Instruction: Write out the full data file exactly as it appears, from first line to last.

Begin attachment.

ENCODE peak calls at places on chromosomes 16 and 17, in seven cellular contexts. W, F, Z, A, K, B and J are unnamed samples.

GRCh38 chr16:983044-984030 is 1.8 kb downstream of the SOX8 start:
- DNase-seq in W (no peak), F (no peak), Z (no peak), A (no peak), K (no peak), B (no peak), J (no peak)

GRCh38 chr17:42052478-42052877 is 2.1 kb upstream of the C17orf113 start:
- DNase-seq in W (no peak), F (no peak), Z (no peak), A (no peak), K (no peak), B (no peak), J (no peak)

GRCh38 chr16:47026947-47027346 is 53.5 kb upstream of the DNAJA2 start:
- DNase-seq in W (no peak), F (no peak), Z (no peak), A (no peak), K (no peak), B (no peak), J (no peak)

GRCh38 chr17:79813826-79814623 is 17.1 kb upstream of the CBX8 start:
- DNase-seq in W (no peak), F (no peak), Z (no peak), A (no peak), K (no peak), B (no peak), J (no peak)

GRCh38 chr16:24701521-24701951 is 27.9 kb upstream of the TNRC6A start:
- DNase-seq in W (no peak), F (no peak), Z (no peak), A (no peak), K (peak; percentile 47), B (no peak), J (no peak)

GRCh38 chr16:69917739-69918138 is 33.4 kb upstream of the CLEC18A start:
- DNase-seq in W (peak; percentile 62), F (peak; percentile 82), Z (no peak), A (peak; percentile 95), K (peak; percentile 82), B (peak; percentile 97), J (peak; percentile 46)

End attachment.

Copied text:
ENCODE peak calls at places on chromosomes 16 and 17, in seven cellular contexts. W, F, Z, A, K, B and J are unnamed samples.

GRCh38 chr16:983044-984030 is 1.8 kb downstream of the SOX8 start:
- DNase-seq in W (no peak), F (no peak), Z (no peak), A (no peak), K (no peak), B (no peak), J (no peak)

GRCh38 chr17:42052478-42052877 is 2.1 kb upstream of the C17orf113 start:
- DNase-seq in W (no peak), F (no peak), Z (no peak), A (no peak), K (no peak), B (no peak), J (no peak)

GRCh38 chr16:47026947-47027346 is 53.5 kb upstream of the DNAJA2 start:
- DNase-seq in W (no peak), F (no peak), Z (no peak), A (no peak), K (no peak), B (no peak), J (no peak)

GRCh38 chr17:79813826-79814623 is 17.1 kb upstream of the CBX8 start:
- DNase-seq in W (no peak), F (no peak), Z (no peak), A (no peak), K (no peak), B (no peak), J (no peak)

GRCh38 chr16:24701521-24701951 is 27.9 kb upstream of the TNRC6A start:
- DNase-seq in W (no peak), F (no peak), Z (no peak), A (no peak), K (peak; percentile 47), B (no peak), J (no peak)

GRCh38 chr16:69917739-69918138 is 33.4 kb upstream of the CLEC18A start:
- DNase-seq in W (peak; percentile 62), F (peak; percentile 82), Z (no peak), A (peak; percentile 95), K (peak; percentile 82), B (peak; percentile 97), J (peak; percentile 46)